Privacy and language in German localization

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Libor Safar
Multilingual January/February 2017
Core Focus

Few countries may care about privacy more than Germany. Data privacy and protection (Datenschutz) are hot topics, and consumers take very seriously the way their personally identifiable information is collected, managed, stored and shared — and how much they are actually willing to provide. This is one of the reasons why, for instance, Google Street View has only very limited availability there.

Driven by this sentiment, Germany has beefed up its own Federal Data Protection Act, emerged as a strong advocate of strict data protection regulations at the EU level, and worked hard to shape the new rules that govern data transfers between the United States and the EU....

How do you make sure your German localization is just right? German is one of the languages that tends to borrow foreign words — these days mostly English — fairly liberally. But a heavy use of English words in German sentences is mockingly called “Denglisch” (Deutsch and Englisch). It may amuse some, but it bemuses many others who prefer the more traditional ways, and there are popular movements to resist this trend.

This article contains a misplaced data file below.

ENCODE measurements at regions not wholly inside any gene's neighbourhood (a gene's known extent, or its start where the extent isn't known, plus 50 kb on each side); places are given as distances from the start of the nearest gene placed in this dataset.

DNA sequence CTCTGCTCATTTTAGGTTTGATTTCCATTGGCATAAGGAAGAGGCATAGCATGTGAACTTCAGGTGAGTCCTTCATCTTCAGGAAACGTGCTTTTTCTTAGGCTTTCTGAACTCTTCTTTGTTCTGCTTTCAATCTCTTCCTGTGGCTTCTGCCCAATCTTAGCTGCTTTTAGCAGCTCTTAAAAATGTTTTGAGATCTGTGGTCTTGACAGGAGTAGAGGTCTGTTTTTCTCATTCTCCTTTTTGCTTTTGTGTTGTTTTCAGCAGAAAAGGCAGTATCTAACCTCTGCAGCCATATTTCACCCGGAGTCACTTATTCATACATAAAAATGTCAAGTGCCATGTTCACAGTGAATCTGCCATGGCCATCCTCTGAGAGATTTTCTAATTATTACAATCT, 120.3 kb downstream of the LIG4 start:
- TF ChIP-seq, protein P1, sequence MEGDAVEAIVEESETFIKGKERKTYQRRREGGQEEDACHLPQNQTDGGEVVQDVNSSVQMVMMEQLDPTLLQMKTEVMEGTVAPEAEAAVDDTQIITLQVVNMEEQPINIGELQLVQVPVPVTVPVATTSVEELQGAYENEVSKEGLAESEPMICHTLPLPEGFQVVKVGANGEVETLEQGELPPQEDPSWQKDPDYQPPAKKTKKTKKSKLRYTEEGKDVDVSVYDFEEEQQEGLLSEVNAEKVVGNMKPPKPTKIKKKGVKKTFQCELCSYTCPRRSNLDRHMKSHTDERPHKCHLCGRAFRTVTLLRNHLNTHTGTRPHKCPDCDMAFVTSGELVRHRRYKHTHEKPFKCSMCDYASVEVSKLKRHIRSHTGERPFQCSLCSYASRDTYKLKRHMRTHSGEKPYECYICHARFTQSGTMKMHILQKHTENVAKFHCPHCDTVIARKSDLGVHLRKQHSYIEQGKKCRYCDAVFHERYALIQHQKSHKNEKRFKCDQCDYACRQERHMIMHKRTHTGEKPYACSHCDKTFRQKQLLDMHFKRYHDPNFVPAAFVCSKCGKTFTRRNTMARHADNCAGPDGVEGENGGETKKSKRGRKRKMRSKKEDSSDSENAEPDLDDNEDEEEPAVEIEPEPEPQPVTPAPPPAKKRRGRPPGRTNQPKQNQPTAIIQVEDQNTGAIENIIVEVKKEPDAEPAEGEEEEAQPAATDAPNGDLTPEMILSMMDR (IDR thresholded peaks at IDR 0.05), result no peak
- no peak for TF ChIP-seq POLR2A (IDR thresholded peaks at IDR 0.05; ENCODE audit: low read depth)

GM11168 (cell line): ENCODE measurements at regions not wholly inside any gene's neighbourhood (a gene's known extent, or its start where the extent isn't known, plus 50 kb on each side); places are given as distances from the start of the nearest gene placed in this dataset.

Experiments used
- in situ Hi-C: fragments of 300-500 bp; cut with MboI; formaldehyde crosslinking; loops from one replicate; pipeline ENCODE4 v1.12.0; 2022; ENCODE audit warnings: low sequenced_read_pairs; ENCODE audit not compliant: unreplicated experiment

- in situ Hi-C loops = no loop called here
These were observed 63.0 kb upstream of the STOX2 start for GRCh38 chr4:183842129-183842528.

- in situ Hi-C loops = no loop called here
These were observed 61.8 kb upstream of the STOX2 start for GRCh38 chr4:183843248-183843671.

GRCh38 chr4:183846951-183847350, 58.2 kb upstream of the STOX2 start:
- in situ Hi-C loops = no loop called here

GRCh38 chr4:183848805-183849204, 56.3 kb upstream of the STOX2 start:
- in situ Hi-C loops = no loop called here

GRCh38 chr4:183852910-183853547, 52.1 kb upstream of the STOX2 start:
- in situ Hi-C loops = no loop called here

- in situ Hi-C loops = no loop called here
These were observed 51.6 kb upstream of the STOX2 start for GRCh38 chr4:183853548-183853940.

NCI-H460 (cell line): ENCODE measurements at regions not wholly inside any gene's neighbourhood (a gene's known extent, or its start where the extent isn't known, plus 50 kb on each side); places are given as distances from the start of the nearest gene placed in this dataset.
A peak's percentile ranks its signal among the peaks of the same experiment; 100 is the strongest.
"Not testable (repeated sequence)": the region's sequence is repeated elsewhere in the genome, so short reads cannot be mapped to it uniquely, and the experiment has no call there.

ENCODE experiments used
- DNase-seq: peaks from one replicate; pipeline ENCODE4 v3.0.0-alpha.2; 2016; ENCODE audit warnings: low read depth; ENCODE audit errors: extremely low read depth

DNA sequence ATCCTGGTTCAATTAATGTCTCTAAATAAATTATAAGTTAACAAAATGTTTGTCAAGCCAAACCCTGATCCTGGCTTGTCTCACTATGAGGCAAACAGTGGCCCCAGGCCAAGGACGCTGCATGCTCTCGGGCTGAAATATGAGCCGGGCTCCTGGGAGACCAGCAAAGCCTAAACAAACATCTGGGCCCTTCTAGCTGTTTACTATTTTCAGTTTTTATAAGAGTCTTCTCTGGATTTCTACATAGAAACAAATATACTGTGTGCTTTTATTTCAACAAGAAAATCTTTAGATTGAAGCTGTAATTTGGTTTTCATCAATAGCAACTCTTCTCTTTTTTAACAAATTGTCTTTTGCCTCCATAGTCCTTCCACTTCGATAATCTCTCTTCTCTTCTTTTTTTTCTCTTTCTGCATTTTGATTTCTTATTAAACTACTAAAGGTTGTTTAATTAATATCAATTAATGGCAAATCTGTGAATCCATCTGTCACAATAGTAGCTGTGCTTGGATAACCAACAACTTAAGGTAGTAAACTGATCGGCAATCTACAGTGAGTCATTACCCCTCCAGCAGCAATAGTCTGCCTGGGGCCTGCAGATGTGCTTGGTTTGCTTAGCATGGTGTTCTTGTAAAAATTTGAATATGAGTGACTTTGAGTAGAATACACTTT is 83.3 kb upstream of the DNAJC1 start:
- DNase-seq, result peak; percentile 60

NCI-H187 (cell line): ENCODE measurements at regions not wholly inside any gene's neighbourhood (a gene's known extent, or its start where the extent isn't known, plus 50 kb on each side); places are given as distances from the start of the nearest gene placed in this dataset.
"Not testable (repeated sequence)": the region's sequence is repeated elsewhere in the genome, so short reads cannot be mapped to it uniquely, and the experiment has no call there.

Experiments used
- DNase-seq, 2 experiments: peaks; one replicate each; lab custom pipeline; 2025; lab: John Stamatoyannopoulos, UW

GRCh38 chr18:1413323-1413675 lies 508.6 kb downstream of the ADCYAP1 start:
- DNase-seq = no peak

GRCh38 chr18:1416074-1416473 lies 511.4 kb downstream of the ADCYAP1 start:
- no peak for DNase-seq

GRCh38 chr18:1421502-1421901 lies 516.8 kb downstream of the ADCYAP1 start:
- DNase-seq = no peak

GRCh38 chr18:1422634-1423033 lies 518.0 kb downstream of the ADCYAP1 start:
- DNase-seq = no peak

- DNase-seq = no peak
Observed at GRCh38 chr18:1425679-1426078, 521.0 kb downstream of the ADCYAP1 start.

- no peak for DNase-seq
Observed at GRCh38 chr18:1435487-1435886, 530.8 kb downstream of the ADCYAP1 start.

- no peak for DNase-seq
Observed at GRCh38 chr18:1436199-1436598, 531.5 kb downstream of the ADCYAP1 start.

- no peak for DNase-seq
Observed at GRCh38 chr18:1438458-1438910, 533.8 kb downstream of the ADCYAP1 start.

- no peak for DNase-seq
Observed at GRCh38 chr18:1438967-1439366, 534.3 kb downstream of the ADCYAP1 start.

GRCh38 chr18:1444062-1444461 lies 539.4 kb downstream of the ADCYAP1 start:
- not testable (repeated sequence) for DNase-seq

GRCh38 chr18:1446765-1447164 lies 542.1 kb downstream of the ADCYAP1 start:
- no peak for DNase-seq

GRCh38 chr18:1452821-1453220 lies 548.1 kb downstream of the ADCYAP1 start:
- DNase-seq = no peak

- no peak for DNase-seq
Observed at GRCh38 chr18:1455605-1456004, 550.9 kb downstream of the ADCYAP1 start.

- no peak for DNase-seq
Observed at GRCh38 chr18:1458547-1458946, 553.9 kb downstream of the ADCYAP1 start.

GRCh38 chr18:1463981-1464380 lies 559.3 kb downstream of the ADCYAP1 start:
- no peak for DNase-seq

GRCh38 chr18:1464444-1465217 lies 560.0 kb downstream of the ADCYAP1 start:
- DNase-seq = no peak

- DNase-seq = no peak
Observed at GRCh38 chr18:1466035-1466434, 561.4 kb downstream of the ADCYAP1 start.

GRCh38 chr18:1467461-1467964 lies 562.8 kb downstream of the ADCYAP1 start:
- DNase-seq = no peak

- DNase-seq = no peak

While some loanwords have become fully standard in German, some are more or less nuanced equivalents of other established German words, while others are new or simply generational and preferential, and only time will tell if they get more universally accepted.

Unlike in other countries such as France, there is no one all-encompassing institution governing the language use in German-speaking countries, though there are groups such as the Council for German Orthography (Rat für deutsche Rechtschreibung) and the Institute of German Language (Institut für Deutsche Sprache). The appropriate approach to using English loanwords in German is really driven by the target audience, the demographics and by extension the industry and the specific context....


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